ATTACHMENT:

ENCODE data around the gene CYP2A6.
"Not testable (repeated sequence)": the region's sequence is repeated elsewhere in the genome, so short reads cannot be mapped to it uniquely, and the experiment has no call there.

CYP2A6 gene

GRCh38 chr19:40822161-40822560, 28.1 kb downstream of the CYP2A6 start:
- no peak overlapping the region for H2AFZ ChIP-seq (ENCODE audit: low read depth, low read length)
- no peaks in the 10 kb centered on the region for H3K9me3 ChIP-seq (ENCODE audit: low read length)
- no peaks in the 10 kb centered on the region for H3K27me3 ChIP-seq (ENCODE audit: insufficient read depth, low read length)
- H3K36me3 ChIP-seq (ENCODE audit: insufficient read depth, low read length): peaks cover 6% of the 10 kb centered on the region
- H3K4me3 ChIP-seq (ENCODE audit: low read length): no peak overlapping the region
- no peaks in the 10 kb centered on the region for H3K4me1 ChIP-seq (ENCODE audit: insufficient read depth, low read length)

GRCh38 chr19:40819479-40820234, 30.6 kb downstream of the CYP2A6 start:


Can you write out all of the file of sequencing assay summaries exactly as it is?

ENCODE data around the gene CYP2A6.
"Not testable (repeated sequence)": the region's sequence is repeated elsewhere in the genome, so short reads cannot be mapped to it uniquely, and the experiment has no call there.

CYP2A6 gene

GRCh38 chr19:40822161-40822560, 28.1 kb downstream of the CYP2A6 start:
- no peak overlapping the region for H2AFZ ChIP-seq (ENCODE audit: low read depth, low read length)
- no peaks in the 10 kb centered on the region for H3K9me3 ChIP-seq (ENCODE audit: low read length)
- no peaks in the 10 kb centered on the region for H3K27me3 ChIP-seq (ENCODE audit: insufficient read depth, low read length)
- H3K36me3 ChIP-seq (ENCODE audit: insufficient read depth, low read length): peaks cover 6% of the 10 kb centered on the region
- H3K4me3 ChIP-seq (ENCODE audit: low read length): no peak overlapping the region
- no peaks in the 10 kb centered on the region for H3K4me1 ChIP-seq (ENCODE audit: insufficient read depth, low read length)

GRCh38 chr19:40819479-40820234, 30.6 kb downstream of the CYP2A6 start: